You could write to them stating that as the date is still some time away they will need to mitigate their loss and as they don't know what that loss is yet the demand for payment is unreasonable. It's up to the company to prove their losses not the other way about.


    The time to decide if it was unreasonable or not would have been before you ticked a box agreeing to the T&C's without actually having read or even looked at them.
    Originally posted by George Michael
    Most people on here know by know that companies T&C's are often unreasonable (for consumers) and unenforceable so the courts decide what's reasonable or not, not the company writing them.
    • George Michael
    • By George Michael 11th Mar 18, 12:00 PM
    • 3,049 Posts
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    George Michael
    • #6
    • 11th Mar 18, 12:00 PM
    • #6
    • 11th Mar 18, 12:00 PM
    Most people on here know by know that companies T&C's are often unreasonable (for consumers) and unenforceable so the courts decide what's reasonable or not, not the company writing them.
    Originally posted by bris
    But how could other people know or even suspect that a set of T&C's might be unreasonable if they didn't even bother reading them in the first place?
    "We have never had to read T&C before."

    If the OP had taken an extra minute or two to read what they were agreeing to they wouldn't be in the situation that they are now in.
    • DoaM
    • By DoaM 11th Mar 18, 12:44 PM
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    DoaM
    • #7
    • 11th Mar 18, 12:44 PM
    • #7
    • 11th Mar 18, 12:44 PM
    Where and how were these T&Cs presented? Remember that the booking was made over the phone ........
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    • unholyangel
    • By unholyangel 11th Mar 18, 4:17 PM
    • 12,286 Posts
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    unholyangel
    • #8
    • 11th Mar 18, 4:17 PM
    • #8
    • 11th Mar 18, 4:17 PM
    Where and how were these T&Cs presented? Remember that the booking was made over the phone ........
    Originally posted by DoaM
    It may not be in the OP's interests to go down that route.

    With T&C's his maximum liability is £170. Without them, its the whole contract price.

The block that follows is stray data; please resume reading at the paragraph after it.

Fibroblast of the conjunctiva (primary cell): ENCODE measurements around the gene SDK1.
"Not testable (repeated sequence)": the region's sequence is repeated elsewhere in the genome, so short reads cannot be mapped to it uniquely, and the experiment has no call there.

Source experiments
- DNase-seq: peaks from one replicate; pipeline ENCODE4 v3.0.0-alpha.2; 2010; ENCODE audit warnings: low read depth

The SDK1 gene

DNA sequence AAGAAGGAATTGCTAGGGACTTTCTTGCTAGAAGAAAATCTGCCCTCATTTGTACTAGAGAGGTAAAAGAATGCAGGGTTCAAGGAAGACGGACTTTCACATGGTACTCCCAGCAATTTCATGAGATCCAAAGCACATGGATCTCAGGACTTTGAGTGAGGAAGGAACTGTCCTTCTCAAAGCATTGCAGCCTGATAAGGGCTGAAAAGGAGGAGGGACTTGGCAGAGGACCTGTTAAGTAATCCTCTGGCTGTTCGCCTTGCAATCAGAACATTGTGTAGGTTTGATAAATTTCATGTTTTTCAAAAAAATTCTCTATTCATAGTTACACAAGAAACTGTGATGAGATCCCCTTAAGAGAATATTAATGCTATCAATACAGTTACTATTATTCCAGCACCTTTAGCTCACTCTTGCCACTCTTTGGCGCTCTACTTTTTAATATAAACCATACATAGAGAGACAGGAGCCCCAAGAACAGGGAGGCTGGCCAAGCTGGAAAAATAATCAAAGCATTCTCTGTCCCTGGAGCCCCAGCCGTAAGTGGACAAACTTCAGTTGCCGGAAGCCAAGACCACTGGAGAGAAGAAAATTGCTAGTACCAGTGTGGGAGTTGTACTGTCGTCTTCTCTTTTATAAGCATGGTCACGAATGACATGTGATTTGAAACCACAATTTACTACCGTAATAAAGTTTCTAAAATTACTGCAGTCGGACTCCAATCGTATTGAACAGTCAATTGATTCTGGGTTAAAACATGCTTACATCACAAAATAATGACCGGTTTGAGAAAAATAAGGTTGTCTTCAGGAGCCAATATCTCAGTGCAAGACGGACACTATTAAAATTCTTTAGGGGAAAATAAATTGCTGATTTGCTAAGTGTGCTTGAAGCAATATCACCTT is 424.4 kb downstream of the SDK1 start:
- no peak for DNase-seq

Money doesn't solve poverty.....it creates it.
    • stragglebod
    • By stragglebod 11th Mar 18, 4:18 PM
    • 113 Posts
    • 92 Thanks
    stragglebod
    • #9
    • 11th Mar 18, 4:18 PM
    • #9
    • 11th Mar 18, 4:18 PM
    Booking was made over the phone.

    Unless the OP's wife specifically agreed during the conversation to be bound by the T&Cs on the website, it's difficult to see how they are relevant to her.
    • nicknike
    • By nicknike 11th Mar 18, 6:41 PM
    • 8 Posts
    • 1 Thanks
    nicknike
    I don't seem to be able to answer each helpful (thanks all) individual comment, so I'll answer all with this one posting.

    Agreed.
    But I would have normally expected a single tier deposit, not two amounts according to the circumstances.
    I didn't read the T&C and I should have, but would have believed that the deposit paid would be lost if reasonable notice is given, longer than 6 months being reasonable, and would not even have thought there was another deposit amount.

    We didn't tick a box. We booked over the phone, and no explanation of the two tier deposit was given.

    I would have thought that two deposits, starting at £30 and ending at £170 were unreasonable,
    Last edited by nicknike; 11-03-2018 at 6:52 PM.
    • takman
    • By takman 11th Mar 18, 6:53 PM
    • 3,315 Posts
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    takman
    Agreed.
    But I would have normally expected a single tier deposit, not two amounts according to the circumstances.
    Originally posted by nicknike
    It's not that unusual and you aren't paying "two" deposit amounts. The deposit is £170 but the offer allows you to only have to pay £30 of the deposit on booking but the £170 is still due in full and always will be no matter if you continue with the booking or cancel

    TUI offer a similar thing with a "low deposit" offer and you only have to pay something like £50 when you book but the deposit is £200 and you have to pay the £200 no matter what.